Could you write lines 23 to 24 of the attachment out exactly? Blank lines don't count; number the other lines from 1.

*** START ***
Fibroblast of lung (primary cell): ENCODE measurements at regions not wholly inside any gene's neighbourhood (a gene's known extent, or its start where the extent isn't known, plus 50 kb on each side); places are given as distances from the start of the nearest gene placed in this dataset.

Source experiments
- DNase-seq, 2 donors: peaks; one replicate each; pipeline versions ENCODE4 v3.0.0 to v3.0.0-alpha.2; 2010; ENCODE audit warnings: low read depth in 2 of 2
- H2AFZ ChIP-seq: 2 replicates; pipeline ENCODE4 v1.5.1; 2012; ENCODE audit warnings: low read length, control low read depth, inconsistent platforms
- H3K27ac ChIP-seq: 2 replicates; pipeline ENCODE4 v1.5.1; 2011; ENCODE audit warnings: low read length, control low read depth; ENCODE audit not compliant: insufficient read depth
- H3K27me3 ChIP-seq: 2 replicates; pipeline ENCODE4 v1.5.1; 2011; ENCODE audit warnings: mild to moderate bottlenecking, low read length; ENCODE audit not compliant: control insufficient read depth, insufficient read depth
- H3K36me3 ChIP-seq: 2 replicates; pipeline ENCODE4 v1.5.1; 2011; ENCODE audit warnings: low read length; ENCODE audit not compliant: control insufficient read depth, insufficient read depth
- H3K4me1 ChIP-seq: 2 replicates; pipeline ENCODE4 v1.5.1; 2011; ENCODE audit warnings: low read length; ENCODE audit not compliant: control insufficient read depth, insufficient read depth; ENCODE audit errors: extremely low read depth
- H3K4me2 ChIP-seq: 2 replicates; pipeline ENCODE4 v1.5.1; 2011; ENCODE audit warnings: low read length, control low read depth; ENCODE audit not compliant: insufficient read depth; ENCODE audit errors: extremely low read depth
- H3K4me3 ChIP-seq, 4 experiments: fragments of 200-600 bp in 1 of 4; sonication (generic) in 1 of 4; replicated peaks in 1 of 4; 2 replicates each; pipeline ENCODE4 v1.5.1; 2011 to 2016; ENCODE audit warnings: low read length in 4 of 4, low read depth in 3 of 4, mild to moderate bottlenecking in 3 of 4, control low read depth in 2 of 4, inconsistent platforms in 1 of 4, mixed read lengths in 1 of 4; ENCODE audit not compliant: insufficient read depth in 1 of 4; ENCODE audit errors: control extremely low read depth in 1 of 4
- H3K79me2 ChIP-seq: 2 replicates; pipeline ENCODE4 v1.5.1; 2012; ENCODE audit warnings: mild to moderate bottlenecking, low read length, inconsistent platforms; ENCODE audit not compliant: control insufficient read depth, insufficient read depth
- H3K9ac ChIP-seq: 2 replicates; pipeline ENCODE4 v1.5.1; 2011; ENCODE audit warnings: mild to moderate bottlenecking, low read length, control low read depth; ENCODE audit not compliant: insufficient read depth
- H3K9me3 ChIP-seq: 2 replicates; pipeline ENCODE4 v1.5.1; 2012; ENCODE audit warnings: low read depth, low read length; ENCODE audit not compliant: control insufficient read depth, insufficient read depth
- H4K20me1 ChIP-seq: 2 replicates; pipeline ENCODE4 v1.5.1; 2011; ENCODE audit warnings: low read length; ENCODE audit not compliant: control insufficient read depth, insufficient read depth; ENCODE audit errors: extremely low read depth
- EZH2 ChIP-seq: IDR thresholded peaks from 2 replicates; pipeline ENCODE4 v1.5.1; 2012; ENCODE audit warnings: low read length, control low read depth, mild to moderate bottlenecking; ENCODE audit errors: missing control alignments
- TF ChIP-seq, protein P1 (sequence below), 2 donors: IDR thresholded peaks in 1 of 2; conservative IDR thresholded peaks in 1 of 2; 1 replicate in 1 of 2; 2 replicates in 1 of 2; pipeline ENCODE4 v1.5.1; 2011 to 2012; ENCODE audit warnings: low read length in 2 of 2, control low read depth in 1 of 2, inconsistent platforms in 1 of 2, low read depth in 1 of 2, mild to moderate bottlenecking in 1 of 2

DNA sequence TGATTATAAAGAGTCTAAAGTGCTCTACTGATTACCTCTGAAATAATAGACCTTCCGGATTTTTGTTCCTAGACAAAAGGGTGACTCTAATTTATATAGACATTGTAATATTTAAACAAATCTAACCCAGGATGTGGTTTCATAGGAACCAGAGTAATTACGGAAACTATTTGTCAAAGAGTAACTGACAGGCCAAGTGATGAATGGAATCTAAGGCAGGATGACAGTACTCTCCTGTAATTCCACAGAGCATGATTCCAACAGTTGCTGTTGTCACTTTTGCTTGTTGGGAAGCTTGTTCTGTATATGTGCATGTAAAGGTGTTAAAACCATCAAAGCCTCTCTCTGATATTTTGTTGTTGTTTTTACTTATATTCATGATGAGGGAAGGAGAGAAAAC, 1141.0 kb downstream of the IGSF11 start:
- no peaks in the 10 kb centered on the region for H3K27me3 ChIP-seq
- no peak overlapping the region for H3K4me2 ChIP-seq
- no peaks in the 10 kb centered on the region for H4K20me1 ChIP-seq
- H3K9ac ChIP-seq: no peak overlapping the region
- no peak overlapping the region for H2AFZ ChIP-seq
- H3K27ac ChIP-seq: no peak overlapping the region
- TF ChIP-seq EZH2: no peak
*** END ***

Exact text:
- H3K27ac ChIP-seq: no peak overlapping the region
- TF ChIP-seq EZH2: no peak